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Uber teams up with Toyota to build its self-driving car fleet

Uber is teaming up with Toyota to build self-driving cars using technology developed by both companies for its ride-hailing service.

As part of the deal the Japanese auto-maker will also invest $500m (£387m) in Uber, putting it into competition with others in the sector that are also developing driverless taxi services. 

“Today, we’re taking our relationship with Toyota Motor Corporation to new heights - and while this isn’t our first automotive partnership, we’re taking a new approach,” said Eric Meyhofer, head of Uber Advanced Technologies Group.

“As part of this partnership, we’ll supply our proprietary self-driving system to Toyota Sienna Minivans. Rather than owning and operating the fleet of self-driving vehicles, these minivans will be owned and operated by an agreed upon third party, a new business model for Uber.”

The deal aims to combine the best features from the two companies’ work on autonomous technology into cars that will be picking up Uber’s customers by 2021.

Toyota will also implement its ‘Mobility Services Platform’ in the vehicles, the company’s core information infrastructure for connected vehicles that could allow them to connect to future 5G networks.

By the time that happens, Uber hopes to have completed an initial public offering of stock that will enrich a list of early investors, now including Toyota. These investors have been pouring billions of dollars into Uber’s ride-hailing service, which has yet to prove that it can make money since its inception nearly a decade ago.

Uber is counting on self-driving cars to help it turn the financial corner by reducing the need to pay human drivers. The current Uber service is based on a human driver picking up passengers in their private vehicle, the ride having been arranged by the customer through Uber’s smartphone app.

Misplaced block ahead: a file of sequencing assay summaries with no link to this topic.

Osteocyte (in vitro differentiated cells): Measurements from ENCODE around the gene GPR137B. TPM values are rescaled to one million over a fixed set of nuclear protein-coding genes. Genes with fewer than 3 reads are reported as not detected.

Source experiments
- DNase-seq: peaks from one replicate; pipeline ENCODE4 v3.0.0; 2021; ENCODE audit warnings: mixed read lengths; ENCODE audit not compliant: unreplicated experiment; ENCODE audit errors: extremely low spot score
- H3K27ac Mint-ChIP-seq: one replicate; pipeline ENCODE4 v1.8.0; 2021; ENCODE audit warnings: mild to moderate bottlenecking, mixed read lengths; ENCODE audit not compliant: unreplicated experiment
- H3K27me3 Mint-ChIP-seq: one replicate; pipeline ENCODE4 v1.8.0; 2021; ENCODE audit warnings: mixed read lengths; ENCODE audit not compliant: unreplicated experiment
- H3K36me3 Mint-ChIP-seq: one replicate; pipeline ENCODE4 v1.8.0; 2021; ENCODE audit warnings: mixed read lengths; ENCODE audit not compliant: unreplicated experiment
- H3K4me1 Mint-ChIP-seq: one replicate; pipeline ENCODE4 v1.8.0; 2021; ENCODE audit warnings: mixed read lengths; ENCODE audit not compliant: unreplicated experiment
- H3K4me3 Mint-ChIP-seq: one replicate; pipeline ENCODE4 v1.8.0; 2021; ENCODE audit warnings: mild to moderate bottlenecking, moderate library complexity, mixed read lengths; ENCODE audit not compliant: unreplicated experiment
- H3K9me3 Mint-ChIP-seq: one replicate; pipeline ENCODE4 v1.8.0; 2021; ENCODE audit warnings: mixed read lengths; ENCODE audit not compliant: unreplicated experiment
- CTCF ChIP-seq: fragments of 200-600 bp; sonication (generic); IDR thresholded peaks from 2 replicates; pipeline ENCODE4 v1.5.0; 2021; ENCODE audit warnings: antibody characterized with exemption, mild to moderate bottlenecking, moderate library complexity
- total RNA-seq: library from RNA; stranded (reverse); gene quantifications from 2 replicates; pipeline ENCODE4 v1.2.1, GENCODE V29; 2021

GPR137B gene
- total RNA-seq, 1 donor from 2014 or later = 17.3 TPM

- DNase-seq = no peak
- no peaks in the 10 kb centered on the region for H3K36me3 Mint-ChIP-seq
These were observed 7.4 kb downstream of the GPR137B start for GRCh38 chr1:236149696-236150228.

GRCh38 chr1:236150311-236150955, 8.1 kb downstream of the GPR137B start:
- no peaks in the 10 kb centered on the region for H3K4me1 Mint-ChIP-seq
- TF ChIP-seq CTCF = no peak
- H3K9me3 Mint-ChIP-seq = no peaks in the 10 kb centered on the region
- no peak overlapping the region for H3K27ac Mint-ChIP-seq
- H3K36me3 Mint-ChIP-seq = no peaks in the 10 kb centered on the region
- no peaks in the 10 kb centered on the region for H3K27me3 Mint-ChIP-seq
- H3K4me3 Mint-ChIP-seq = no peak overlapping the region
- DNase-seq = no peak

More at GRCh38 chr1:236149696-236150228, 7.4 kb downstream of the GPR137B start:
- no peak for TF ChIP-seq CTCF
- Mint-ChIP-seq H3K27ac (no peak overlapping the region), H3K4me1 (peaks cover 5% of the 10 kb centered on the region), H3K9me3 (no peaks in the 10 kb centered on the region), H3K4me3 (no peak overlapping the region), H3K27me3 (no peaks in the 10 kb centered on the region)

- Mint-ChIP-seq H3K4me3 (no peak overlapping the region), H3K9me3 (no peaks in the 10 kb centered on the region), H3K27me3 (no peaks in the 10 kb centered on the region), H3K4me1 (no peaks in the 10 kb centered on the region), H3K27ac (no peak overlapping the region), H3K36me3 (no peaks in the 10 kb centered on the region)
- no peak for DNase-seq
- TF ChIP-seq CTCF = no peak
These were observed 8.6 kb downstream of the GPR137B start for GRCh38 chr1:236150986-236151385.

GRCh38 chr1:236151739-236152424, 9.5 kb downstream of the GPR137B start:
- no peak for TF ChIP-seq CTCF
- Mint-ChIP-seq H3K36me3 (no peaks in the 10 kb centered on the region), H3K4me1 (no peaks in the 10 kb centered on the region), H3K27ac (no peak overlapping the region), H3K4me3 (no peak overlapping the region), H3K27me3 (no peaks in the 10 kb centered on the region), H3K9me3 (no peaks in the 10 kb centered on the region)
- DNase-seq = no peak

By expanding into autonomous vehicles, Uber also hopes to ward off a looming competitive threat from another early investor: Google and its self-driving car spin-off Waymo. This is poised to launch its own ride-hailing service in Arizona before the end of this year. 

“Our goal is to deploy the world’s safest self-driving cars on the Uber network and this agreement is another significant step towards making that a reality,” said Uber chief executive Dara Khosrowshahi.

Meanwhile, Toyota is trying to evolve from being a pure car maker into a “mobility company”, as are many of its industry peers, including General Motors and Ford in the US.

That crusade has prodded decades-old car makers such as Toyota and GM to invest in and partner with technology companies working on self-driving cars while also opening up their own research hubs in Silicon Valley.

Besides allowing them to lean on each other’s respective strengths, Toyota’s deal with San Francisco-based Uber will also help the two companies spread out the cost of designing and building the complex systems, which use computers, cameras, radar and laser sensors to guide the self-driving vehicles.

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